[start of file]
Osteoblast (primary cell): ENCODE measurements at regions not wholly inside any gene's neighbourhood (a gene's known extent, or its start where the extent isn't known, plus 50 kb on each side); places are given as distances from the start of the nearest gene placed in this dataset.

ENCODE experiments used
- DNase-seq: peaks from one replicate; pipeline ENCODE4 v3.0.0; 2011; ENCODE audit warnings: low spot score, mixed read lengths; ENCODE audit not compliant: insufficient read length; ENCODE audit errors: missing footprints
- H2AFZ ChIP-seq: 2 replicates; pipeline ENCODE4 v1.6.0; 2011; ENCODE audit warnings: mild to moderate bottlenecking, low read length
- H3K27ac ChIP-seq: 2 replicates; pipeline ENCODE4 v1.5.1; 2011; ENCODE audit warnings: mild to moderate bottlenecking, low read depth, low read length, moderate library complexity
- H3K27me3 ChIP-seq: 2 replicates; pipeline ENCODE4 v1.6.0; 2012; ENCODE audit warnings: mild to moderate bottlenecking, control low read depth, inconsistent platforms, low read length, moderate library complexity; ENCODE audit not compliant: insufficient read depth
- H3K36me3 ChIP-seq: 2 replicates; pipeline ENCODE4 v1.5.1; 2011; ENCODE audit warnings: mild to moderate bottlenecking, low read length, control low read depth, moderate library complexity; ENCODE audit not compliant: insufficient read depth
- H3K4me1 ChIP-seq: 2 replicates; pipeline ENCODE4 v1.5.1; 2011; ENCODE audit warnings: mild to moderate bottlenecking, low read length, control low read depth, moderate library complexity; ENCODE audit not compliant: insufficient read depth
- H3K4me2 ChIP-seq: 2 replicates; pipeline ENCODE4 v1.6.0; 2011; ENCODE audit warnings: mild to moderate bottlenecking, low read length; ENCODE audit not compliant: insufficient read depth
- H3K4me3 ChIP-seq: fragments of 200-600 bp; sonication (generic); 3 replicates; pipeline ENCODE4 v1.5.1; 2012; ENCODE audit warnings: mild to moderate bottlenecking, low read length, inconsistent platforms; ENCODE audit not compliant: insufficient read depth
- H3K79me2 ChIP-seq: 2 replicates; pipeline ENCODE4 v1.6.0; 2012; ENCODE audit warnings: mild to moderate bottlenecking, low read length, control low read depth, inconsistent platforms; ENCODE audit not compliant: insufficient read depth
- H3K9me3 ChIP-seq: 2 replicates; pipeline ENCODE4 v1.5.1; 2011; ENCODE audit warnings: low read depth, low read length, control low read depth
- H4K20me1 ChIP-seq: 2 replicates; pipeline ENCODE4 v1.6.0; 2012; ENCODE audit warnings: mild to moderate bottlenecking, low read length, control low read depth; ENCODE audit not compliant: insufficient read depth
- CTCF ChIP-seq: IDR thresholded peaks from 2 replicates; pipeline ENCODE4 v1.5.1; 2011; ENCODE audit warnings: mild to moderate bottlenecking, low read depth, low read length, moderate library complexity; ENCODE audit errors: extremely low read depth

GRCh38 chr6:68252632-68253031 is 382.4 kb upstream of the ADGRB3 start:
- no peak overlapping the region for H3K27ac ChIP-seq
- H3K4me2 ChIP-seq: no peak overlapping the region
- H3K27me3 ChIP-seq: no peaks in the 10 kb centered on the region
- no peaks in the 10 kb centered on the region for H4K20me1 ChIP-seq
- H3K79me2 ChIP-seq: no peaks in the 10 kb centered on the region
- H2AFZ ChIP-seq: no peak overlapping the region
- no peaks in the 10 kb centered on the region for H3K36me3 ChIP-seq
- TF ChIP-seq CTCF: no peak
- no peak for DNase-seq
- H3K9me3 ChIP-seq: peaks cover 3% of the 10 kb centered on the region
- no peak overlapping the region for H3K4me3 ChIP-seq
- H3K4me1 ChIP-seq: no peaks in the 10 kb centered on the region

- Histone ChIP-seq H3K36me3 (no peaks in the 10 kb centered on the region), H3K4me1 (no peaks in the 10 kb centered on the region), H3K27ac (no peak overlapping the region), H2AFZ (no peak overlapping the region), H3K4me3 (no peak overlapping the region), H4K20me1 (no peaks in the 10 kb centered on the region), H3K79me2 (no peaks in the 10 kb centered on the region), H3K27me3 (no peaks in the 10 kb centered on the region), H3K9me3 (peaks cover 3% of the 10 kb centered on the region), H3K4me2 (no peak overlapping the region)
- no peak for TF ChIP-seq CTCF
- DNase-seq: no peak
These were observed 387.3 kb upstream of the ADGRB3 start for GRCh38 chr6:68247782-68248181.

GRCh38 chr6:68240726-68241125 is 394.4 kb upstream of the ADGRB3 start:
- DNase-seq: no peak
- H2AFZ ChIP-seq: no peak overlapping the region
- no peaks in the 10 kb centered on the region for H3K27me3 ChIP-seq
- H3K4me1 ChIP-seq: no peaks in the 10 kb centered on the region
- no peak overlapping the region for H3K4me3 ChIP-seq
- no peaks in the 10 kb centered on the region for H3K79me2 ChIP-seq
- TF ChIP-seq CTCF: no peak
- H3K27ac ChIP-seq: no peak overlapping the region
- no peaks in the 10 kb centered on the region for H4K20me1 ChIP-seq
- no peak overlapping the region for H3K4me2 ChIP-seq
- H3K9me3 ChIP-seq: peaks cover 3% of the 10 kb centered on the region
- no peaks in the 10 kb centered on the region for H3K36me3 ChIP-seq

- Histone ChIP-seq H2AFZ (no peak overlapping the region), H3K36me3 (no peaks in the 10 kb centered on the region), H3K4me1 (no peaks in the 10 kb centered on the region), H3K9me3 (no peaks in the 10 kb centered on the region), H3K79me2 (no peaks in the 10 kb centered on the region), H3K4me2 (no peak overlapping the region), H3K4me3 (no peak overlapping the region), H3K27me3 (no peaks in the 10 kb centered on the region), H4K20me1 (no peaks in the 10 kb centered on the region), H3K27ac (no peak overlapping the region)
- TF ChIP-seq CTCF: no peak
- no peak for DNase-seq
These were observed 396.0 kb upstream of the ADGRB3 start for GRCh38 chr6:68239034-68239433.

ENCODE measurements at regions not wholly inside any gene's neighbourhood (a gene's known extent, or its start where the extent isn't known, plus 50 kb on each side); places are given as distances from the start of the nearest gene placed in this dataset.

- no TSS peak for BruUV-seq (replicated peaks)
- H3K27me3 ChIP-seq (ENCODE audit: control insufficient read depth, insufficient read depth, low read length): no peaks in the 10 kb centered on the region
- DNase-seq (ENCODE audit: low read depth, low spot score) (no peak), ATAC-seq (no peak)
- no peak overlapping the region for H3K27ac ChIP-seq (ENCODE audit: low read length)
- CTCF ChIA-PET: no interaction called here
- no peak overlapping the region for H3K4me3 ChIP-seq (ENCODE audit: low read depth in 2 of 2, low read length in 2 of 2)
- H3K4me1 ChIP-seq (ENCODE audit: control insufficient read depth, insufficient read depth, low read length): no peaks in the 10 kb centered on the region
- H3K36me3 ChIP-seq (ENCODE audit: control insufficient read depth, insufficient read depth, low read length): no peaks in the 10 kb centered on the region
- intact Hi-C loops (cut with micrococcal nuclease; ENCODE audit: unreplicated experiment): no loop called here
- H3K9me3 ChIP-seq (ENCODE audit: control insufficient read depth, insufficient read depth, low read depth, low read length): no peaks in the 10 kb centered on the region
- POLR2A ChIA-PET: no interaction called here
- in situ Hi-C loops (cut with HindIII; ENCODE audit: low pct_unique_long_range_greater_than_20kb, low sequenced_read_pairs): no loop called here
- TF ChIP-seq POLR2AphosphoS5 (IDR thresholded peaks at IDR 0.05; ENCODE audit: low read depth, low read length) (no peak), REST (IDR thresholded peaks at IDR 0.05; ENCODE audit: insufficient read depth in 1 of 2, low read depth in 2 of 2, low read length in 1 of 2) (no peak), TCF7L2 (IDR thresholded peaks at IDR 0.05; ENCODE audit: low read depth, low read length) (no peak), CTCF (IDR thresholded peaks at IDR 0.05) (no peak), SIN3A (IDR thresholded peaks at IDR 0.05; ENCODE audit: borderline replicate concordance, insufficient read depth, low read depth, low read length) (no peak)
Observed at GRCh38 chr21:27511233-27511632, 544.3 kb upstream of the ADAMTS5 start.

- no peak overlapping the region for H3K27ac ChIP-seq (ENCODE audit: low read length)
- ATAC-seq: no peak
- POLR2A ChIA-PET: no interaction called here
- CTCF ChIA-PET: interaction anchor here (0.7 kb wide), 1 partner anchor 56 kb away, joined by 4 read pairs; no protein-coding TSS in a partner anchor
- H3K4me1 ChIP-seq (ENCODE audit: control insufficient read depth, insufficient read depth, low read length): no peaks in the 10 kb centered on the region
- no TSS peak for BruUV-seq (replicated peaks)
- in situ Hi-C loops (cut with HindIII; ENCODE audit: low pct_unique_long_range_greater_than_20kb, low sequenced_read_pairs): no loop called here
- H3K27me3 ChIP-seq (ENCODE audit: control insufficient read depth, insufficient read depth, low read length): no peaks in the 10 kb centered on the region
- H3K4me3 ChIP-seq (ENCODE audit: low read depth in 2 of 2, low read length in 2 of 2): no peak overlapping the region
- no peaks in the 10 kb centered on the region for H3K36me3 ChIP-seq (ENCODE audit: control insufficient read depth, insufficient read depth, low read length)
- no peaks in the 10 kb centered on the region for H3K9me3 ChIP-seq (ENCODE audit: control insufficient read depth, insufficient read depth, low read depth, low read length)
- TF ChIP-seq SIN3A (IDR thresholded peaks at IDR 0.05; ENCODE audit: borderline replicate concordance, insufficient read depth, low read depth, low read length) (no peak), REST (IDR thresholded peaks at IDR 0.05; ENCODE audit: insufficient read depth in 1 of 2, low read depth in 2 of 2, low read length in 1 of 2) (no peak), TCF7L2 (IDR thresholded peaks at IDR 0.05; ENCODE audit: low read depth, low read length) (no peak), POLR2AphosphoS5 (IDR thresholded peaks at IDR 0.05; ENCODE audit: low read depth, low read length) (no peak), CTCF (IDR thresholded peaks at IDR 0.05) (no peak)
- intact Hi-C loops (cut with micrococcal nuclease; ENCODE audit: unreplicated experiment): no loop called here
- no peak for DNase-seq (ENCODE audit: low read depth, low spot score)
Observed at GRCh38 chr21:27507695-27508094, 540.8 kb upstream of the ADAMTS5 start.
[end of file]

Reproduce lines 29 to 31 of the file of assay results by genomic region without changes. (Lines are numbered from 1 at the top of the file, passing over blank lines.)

- no peak for TF ChIP-seq CTCF
- DNase-seq: no peak
These were observed 387.3 kb upstream of the ADGRB3 start for GRCh38 chr6:68247782-68248181.